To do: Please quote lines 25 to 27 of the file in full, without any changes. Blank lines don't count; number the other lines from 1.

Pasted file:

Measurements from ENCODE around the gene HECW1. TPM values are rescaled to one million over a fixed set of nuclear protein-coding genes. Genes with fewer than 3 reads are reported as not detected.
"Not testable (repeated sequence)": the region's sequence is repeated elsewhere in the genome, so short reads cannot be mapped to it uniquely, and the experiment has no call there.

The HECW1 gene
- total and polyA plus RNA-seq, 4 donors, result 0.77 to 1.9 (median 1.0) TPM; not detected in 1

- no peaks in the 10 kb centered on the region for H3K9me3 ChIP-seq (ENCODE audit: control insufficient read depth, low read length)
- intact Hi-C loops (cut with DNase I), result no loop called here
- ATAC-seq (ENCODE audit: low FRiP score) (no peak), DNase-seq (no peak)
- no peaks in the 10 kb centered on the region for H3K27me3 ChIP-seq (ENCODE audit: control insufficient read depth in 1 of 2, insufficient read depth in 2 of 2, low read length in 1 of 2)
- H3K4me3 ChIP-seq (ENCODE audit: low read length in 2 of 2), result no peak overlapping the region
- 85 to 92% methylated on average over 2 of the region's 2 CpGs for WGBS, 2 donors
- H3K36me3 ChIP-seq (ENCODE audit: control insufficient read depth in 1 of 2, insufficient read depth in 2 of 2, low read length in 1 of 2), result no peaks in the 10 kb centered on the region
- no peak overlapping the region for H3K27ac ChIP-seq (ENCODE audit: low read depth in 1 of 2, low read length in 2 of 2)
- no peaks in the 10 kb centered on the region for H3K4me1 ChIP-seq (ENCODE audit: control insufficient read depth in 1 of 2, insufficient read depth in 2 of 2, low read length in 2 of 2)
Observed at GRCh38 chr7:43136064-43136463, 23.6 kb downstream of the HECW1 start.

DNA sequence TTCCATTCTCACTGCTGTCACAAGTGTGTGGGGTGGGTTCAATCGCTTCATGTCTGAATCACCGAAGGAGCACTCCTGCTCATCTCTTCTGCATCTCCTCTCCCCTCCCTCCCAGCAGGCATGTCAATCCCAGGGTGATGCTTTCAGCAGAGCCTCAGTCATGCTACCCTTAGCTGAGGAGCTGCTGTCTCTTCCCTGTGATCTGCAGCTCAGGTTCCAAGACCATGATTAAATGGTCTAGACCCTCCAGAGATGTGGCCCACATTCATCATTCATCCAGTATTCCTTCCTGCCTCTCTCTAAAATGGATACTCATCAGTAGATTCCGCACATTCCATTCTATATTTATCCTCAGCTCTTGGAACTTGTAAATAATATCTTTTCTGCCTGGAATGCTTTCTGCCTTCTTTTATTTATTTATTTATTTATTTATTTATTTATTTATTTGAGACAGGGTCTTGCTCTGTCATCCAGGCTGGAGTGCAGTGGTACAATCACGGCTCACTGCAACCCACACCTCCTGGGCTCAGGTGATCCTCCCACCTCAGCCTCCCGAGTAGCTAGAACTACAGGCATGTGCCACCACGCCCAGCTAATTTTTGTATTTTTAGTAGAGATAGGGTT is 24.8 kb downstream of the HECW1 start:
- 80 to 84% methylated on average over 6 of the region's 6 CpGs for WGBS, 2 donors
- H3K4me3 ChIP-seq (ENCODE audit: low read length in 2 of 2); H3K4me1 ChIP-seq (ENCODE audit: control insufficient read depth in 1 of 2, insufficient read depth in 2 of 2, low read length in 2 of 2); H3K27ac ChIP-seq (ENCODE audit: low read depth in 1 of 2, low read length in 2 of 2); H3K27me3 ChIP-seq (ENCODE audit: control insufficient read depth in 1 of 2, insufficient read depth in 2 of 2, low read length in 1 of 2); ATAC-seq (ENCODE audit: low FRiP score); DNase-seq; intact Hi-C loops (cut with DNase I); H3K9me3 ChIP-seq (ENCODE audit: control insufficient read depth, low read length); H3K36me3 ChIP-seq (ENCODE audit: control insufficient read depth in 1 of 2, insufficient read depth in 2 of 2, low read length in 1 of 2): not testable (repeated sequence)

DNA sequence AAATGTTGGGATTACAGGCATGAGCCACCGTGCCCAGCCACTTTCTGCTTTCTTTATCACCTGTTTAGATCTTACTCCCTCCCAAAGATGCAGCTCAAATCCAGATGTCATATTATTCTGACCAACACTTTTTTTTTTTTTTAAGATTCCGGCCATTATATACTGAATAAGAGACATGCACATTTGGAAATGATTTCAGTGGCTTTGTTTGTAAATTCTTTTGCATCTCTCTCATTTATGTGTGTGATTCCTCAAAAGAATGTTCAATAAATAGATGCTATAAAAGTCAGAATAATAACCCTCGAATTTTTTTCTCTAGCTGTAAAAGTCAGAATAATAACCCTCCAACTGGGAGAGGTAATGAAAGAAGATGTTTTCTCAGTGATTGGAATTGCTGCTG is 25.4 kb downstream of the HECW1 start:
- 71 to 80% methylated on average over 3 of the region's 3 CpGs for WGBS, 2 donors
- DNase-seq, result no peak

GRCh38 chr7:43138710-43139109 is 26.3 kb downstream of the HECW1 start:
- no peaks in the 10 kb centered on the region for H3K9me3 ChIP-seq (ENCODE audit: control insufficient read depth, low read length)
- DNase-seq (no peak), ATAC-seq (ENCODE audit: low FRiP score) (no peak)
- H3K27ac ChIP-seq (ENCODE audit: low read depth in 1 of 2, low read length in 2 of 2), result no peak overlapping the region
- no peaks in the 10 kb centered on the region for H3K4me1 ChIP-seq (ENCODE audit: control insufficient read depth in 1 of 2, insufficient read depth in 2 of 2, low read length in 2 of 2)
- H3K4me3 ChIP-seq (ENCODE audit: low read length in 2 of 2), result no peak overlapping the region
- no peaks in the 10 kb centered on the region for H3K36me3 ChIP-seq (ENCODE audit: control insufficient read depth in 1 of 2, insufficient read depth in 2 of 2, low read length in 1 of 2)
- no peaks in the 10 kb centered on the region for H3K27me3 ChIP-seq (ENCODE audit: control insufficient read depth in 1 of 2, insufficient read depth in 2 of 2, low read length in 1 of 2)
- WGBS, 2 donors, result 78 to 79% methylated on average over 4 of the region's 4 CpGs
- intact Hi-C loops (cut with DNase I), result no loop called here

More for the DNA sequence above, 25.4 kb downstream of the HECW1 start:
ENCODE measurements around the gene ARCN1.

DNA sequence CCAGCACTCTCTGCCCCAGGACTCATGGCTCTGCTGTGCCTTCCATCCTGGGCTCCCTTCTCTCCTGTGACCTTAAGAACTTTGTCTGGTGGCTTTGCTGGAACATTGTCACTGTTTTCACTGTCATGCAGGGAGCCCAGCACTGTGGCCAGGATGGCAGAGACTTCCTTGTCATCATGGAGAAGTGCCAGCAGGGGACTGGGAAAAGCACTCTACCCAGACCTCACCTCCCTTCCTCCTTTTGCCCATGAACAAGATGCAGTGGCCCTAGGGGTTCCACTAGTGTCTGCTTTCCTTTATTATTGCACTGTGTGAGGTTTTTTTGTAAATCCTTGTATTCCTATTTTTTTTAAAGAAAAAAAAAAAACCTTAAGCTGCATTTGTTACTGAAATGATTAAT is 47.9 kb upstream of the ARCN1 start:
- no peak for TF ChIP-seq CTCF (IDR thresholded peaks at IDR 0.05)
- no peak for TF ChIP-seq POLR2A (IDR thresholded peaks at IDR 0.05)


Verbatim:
- no peaks in the 10 kb centered on the region for H3K4me1 ChIP-seq (ENCODE audit: control insufficient read depth in 1 of 2, insufficient read depth in 2 of 2, low read length in 2 of 2)
- H3K4me3 ChIP-seq (ENCODE audit: low read length in 2 of 2), result no peak overlapping the region
- no peaks in the 10 kb centered on the region for H3K36me3 ChIP-seq (ENCODE audit: control insufficient read depth in 1 of 2, insufficient read depth in 2 of 2, low read length in 1 of 2)